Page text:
FIG. 2 is a flow diagram illustrating an overall process 50 occurring within the embodiment of the bi-directional FIFO buffer 22 of FIG. 1. As can be understood upon reference to FIG. 1, the bi-directional FIFO buffer 22 transfers data from the processor bus 14 to the peripheral devices 30a-c, or alternatively from the peripheral devices 30a-c to the processor bus 14. In addition, the bi-directional FIFO buffer 22 can transfer data from the peripheral bus 26 to the memory bus 34 and vice versa. For this reason, the flow diagram of FIG. 2 refers to source and destination components since either the processor 12, memory 24a,b or peripheral device 30 could be a source or destination of the data that flows through the bi-directional FIFO buffer 22. The process 50 of transferring data between a source and destination begins at a start state 52 and moves to state 54 wherein the destination component requests data from the source component. In one embodiment, the destination component might be a peripheral device 30a and the source component might be system memory chip 24a,b. Thus, in this embodiment, a peripheral device makes a data request from the memory. Once a request has been received by the source component, the process 50 moves to a state 56 wherein data is sent from the source component to the host bridge circuit 20. The process 50 then moves to state 58 wherein a determination is made whether the FIFO buffer 22 is full. If a determination is made that the FIFO buffer is full at the decision state 58, the process 50 moves to state 60 wherein the data from the source component is held off from being transmitted. Once the data has been held off from being transmitted at the state 60, the process 50 loops back to the state 56 to once again begin sending data to the host bridge circuit.

If a determination is made at the decision state 50 that the FIFO buffer is not full, the process 50 moves to state 62 wherein data is written to the next available location in the current block register. As will be discussed in more detail below, the data is assembled directly into the current block register. The data travels directly from the data inputs, through a multiplexer to become assembled within the block register. Once data has been written to the next available location in the block register at state 62, the process 50 moves to a decision state 64 wherein a determination is made whether the block register is full. If the block register is not full, the process 50 loops back to state 62 wherein additional data is written to the current block register.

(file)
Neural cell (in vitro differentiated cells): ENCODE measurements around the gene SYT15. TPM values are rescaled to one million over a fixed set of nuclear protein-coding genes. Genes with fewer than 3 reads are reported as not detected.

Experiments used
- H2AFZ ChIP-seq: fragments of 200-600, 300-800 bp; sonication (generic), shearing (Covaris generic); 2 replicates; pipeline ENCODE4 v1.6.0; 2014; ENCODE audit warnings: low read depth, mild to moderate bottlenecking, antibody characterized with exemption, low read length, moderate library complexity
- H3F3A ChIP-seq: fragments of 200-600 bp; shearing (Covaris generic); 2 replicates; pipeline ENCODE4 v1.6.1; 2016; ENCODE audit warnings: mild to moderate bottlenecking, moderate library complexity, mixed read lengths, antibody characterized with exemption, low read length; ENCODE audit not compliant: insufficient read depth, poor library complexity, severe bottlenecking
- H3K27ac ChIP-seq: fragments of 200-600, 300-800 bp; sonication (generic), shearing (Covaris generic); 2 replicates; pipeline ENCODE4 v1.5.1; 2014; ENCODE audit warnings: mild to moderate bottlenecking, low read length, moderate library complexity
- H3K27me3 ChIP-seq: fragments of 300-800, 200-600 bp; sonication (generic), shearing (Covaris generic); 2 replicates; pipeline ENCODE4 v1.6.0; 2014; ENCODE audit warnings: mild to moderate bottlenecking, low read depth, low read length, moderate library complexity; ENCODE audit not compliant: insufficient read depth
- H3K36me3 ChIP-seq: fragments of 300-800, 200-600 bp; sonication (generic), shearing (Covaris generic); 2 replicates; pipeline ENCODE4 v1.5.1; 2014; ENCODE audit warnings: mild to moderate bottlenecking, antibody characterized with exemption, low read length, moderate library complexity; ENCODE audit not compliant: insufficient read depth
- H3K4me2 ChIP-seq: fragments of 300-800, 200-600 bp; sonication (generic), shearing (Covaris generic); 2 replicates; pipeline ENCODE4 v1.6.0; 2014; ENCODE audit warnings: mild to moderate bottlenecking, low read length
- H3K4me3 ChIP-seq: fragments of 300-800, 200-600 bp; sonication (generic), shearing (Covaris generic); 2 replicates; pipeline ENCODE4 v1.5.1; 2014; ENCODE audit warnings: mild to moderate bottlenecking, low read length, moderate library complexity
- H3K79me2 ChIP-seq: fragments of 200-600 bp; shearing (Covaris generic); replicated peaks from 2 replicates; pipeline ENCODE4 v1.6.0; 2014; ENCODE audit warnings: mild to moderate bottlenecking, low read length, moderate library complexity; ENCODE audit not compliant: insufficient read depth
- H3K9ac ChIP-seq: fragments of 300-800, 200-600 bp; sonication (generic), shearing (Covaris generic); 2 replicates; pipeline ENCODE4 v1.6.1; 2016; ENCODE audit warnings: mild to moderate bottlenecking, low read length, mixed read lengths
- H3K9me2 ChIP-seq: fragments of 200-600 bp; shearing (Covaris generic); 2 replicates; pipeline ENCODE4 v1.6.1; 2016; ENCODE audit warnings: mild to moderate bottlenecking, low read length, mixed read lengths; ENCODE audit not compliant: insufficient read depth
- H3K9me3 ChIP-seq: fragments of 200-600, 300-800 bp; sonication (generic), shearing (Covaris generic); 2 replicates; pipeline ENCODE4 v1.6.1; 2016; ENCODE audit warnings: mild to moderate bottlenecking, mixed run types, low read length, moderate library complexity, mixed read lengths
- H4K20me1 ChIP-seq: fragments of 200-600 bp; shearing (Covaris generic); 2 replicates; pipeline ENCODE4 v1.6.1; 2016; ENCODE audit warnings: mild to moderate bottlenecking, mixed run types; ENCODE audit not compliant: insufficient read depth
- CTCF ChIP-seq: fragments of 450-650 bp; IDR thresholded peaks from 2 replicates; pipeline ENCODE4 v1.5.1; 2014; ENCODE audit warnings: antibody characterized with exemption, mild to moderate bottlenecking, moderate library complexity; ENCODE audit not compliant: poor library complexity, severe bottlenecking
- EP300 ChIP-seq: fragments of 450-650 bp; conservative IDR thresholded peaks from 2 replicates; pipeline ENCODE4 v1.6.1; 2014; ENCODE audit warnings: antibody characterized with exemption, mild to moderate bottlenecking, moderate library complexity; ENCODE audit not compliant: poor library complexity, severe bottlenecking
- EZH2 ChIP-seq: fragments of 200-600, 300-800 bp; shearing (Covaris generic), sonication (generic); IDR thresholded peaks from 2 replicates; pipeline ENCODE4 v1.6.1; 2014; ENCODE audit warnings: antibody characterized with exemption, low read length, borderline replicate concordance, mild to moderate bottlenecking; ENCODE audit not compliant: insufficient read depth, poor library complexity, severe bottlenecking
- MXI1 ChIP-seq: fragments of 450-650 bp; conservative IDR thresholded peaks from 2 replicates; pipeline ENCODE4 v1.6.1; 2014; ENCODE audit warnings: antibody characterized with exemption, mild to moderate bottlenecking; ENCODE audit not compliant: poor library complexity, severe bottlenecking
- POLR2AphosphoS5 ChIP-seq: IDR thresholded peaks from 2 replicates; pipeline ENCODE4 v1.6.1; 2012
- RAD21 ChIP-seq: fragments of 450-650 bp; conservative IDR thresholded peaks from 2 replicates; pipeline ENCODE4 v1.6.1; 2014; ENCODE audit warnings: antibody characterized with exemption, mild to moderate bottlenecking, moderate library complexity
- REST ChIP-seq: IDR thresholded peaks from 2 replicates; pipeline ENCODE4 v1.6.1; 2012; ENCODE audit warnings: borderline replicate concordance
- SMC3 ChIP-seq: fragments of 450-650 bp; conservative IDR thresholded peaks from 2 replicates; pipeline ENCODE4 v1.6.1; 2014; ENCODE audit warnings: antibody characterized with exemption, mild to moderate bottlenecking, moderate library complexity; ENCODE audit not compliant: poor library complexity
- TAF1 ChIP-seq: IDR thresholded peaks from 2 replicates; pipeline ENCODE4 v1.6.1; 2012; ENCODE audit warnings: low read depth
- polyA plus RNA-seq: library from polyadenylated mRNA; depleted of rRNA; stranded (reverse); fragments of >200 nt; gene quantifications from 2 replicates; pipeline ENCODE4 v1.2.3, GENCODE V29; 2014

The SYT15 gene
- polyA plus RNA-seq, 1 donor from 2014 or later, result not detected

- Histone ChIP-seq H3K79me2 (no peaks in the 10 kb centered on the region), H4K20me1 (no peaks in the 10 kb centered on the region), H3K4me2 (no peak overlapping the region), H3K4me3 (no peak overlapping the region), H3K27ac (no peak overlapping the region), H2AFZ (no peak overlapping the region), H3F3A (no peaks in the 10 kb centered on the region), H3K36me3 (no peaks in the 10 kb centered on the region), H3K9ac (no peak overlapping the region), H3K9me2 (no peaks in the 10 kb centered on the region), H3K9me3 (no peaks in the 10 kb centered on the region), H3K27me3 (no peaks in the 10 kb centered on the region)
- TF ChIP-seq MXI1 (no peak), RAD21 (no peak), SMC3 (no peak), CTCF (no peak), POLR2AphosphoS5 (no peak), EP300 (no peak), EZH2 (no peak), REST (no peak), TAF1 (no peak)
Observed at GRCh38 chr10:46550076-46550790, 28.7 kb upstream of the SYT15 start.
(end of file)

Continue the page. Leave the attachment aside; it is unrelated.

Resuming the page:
However, if a determination is made at the decision state 64 that the block register is full, the process 50 moves to state 66 wherein a signal is generated from the current block register to indicate that it holds a unit of data that is ready to be synchronized with the opposite half of the FIFO buffer in the destination clock domain.

After the block register has signaled that it has a data unit ready to be synchronized at state 66, the process 50 moves to state 68 wherein the data are synchronized into the matched block register in the destination clock domain. The process 50 then moves to state 70 wherein the destination block register is selected to be read by a select multiplexer. This will be discussed in more detail below in reference to FIG. 3.

The process 50 then moves to state 72 wherein the individual data bytes stored within the block register are selected by a data select multiplexer. Once the data bytes have been selected at the state 72, so that they can be sent out of the FIFO buffer 22, the process ends at an end state 74.

The process 50 described in FIG. 2 is an embodiment of a FIFO buffer wherein data bytes are sent from a source component or device to a destination component or device and wherein the source component is under the control of one clock and the destination component is under the control of a second, different, clock. The bi-directional synchronizing FIFO buffer 22 (FIG. 1) assembles the data stream from the source component into units of data and then transfers those units across the clock boundary that divides the FIFO buffer 22 into separate domains. In practice, each of the clock signals is fed into the host bridge chip 20 so that one half of the FIFO buffer 22 is controlled by a first clock and a second half of the FIFO buffer 22 is controlled by a second clock.